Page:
Gillard promised to address the mining tax and said she was immediately suspending all government advertising on the issue. She asked the mining companies to do likewise “as a show of good faith and mutual respect”. [Read more…]

Gillard Elected ALP Leader Unopposed; Rudd Does Not Run; Swan New Deputy

Julia Gillard has been elected unopposed as leader of the ALP and will become Australia’s first female Prime Minister in a few hours.

Gillard was chosen at an ALP Caucus meeting in Canberra this morning. After accepting Gillard’s call for a leadership ballot last night, Prime Minister Kevin Rudd chose not to nominate when Caucus met. Reports suggest he would have been crushed in a contested ballot.

The member for Lalor will become Australia’s 27th prime minister. She will be the 12th person to serve as a Labor prime minister since 1901. She has been a member of parliament since 1998.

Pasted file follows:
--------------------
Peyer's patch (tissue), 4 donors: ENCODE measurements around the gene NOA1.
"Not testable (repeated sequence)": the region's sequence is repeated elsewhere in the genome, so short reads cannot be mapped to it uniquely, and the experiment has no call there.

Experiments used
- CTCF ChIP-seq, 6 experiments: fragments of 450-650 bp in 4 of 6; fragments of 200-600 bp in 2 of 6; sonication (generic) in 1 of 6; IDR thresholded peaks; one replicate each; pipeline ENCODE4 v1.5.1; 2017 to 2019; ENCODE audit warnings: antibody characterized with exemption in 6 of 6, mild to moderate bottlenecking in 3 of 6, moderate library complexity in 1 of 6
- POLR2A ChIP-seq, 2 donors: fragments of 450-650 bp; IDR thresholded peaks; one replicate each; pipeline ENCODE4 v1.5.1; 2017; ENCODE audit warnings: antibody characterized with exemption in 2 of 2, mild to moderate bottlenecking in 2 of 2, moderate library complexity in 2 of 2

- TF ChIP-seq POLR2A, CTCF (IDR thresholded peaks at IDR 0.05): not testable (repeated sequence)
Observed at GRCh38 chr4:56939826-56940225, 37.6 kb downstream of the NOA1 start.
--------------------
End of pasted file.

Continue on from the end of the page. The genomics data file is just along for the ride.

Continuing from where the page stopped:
Treasurer Wayne Swan was elected deputy leader unopposed and will become Deputy Prime Minister in Gillard’s place.

  • Listen to the Caucus Returning Officer, Senator Michael Forshaw, announce Gillard’s election (3m)

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Lateline: Paul Howes Confirms AWU Has Ditched Rudd For Gillard

Paul Howes has confirmed that the Australian Workers’ Union has withdrawn its support from Kevin Rudd in favour of Julia Gillard.

The National Secretary of the AWU has appeared on Lateline to signal that the union movement has deserted the prime minister and will support a change of leader at tomorrow morning’s Caucus ballot.

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Transcript of Paul Howes interview with Tony Jones on Lateline, June 23, 2010.

TONY JONES: One of the key moments of tonight’s extraordinary developments was the announcement that the Australian Workers Union had lost confidence in Kevin Rudd and was backing a move to Julia Gillard. Well the national secretary of the AWU is Paul Howes. He joins us in the studio. Why did you do that? [Read more…]